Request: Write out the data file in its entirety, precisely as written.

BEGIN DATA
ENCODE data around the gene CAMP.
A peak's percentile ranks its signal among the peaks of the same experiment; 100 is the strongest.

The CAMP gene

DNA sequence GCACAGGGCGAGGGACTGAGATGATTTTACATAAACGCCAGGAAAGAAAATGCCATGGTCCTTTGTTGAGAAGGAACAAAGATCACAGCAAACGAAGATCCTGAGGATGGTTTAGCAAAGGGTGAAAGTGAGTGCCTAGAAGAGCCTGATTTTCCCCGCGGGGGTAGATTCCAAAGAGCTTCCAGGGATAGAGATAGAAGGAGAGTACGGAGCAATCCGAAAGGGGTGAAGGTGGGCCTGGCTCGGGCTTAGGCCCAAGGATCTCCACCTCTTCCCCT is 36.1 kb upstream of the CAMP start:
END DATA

ENCODE data around the gene CAMP.
A peak's percentile ranks its signal among the peaks of the same experiment; 100 is the strongest.

The CAMP gene

DNA sequence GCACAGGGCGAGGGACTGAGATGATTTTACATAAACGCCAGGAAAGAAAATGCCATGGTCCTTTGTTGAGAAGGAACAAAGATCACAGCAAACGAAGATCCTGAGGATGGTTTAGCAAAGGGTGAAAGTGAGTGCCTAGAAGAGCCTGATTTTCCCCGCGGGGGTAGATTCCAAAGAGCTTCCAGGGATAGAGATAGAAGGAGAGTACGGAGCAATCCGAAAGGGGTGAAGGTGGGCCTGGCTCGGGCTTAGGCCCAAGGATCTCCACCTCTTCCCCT is 36.1 kb upstream of the CAMP start: